Everyone who followed literature after World War II heard stories about Dickey's outrageous and even unlawful behavior. To a certain extent he emulated his peers who suffered from what he called “the occupational hazards” of poetry—alcoholism, mania, suicide, and depression. Referring to Hart Crane, Dylan Thomas, John Berryman, Randall Jarrell, and Sylvia Plath (as he often referred to Theodore Roethke, Robert Lowell, Anne Sexton, Delmore Schwartz, and Weldon Kees), he told a Playboy interviewer in 1973:

I think there is a terrible danger in the over-cultivation of one's sensibilities, and that's what poets are forced to do in order to be poets. You will find that poets, almost without exception, are cast into the most abject despair over things that wouldn't bother an ordinary person at all. Living with such an exacerbating mind and sensibility gets to be something that one cannot bear any longer. In order to create poetry, you make a monster out of your own mind. You can't get rid of him. He stays right with you every minute. Every minute of every day and every night. He produces terrible things—nightmare after nightmare. I'm subject to having them no less than any of the rest of them. But I don't fool myself. I know what's doing it. Writers start out taking something to aid the monster, to give them the poetry. Poets use alcohol, or any other kind of stimulant, to aid and abet this process, then eventually take refuge in the alcohol to help get rid of it. But by that time the monster is so highly developed he cannot be got rid of.

While Dickey seemed bent on outmonstering his fellow monsters, he also subscribed to the notion that poetry is an act of redemption and atonement. He transgressed knowing that his sins would inspire poems, that he could purge his sins and gain forgiveness through writing. If he pledged his soul to the devil, he believed that in return he would acquire Faustian power. He justified the hazards of poetry-writing by saying that “the moments of intensity which do lead to delight and joy and fulfillment are so much better than those that other people have.”

One of the insidious effects of alcoholism on writers is the way it can dissipate creative and critical faculties while bolstering delusions of greatness. Dickey's literary career reached its zenith in the 1960s and early 1970s—before alcohol and other forces eroded his judgment. The poet and editor Peter Davison summed up the critical consensus in an Atlantic Monthly essay in 1967 when he argued that, of all the contemporary poets, only Robert Lowell and James Dickey deserved the title major. During this period Dickey became a literary celebrity. Life and Time published profiles of his life. He appeared on the Johnny Carson, Merv Griffin, and Dick Cavett shows. He could count as friends such writers and politicians as William Styron, Norman Mailer, John Updike, Robert Lowell, John Berryman, Robert Penn Warren, William F. Buckley, Jimmy Carter, and Eugene McCarthy. He commanded the highest fees of any poet on the reading circuit; and, like Dylan Thomas before him, he titillated, scandalized, and mesmerized his audiences. For the poet who aspired to be a notorious poet maudit or the Roaring Boy alcohol was an enabling tonic. About Dickey's drinking the poet Richard Wilbur observed:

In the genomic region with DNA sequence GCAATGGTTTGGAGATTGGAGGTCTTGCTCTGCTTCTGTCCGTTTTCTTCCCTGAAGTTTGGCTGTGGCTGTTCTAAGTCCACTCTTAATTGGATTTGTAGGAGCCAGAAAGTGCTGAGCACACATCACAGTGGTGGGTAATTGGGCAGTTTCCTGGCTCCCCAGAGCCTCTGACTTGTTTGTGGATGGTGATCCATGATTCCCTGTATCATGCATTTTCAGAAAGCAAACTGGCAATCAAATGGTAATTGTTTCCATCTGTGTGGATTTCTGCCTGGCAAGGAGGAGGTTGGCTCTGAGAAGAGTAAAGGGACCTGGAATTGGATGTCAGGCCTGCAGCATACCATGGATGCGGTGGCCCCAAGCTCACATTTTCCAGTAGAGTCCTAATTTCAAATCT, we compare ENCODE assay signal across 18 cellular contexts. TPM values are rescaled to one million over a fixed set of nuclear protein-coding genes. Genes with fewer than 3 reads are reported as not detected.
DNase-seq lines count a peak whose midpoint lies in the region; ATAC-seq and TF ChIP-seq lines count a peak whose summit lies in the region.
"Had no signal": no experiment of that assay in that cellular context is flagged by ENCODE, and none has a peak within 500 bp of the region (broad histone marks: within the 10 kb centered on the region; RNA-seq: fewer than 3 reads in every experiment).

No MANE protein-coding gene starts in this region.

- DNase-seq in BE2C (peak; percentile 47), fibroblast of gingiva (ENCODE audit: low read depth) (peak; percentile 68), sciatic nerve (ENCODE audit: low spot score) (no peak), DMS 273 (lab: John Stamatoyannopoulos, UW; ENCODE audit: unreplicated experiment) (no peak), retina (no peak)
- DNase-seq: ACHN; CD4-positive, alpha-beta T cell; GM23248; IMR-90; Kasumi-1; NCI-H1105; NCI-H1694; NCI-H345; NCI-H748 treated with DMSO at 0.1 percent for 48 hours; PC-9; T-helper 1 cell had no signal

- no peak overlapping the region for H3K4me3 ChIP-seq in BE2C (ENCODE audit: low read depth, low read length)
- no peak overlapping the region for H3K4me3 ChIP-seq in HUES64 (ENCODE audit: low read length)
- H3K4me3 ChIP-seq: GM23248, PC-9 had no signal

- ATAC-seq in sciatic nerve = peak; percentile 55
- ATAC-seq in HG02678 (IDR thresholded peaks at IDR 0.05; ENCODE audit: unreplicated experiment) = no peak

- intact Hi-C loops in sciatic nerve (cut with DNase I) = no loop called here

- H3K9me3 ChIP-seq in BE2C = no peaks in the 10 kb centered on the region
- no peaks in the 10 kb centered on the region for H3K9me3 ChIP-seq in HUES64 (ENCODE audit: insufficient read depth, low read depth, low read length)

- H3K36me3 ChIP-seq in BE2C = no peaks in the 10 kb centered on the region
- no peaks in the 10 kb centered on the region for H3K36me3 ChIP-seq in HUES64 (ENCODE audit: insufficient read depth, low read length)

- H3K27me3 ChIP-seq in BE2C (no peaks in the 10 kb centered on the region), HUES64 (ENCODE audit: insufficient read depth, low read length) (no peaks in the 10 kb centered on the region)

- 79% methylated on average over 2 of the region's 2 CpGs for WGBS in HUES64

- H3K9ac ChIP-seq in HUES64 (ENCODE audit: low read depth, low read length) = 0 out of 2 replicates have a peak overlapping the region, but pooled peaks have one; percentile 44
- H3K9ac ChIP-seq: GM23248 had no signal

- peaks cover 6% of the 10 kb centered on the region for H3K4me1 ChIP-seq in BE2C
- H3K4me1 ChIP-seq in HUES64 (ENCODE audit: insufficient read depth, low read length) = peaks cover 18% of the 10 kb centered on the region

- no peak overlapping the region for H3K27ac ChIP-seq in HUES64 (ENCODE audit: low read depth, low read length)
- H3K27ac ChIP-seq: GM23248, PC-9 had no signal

Especially among Southern writers, after a little Daniel's or Dickel, one hears Jim Dickey stories having to do with outrageous and alcoholic behavior at this place or that. I have seen a bit of such behavior, and have heard tell of it from people who do not fabricate or embellish. It seems to me that I understand … what goes on in Jim at such times: an impatience with the correct and civilized self, a wish to be unbounded. Norman Mailer, and Norman Mailer's fictional heroes, often feel challenged to do precisely the wrong thing, and I suspect that Jim has sometimes said to himself, “What is the worst thing I could say or do at this moment?” There is a relation, I think, between the breaking-out character of some of his actions and the breaking-out character of some of the poems we published [at Wesleyan University Press] during Jim's days with Wesleyan: certain poems seem to violate the poet's own sense of the normal and possible, offering preternatural events not as truths but as exciting fabrications.

If alcohol fueled Dickey's engines during the 1960s, helping him become one of the most sensational performers on the poetry circuit, during the 1970s many critics felt those engines were spinning out of control.

With every advancing year Dickey liked to say that he was the oldest adolescent alive, and those who witnessed his bad behavior at poetry readings agreed. On these occasions the Dionysian boy usurped the throne from the Apollonian adult. Although he was famous, fame did little to appease his vanity and ambition. He lied and cavorted out of a desperate need for love, even while recognizing that his monstrous conduct repelled people as often as it entranced them. Adulation from those who enjoyed his flouting of taboos was a balm to his conscience. Gradually, however, his Dionysian and Faustian excesses estranged his family and friends, especially after the death of his first wife, Maxine. Dickey's son, Chris, has told the story of family suffering in his memoir, Summer of Deliverance.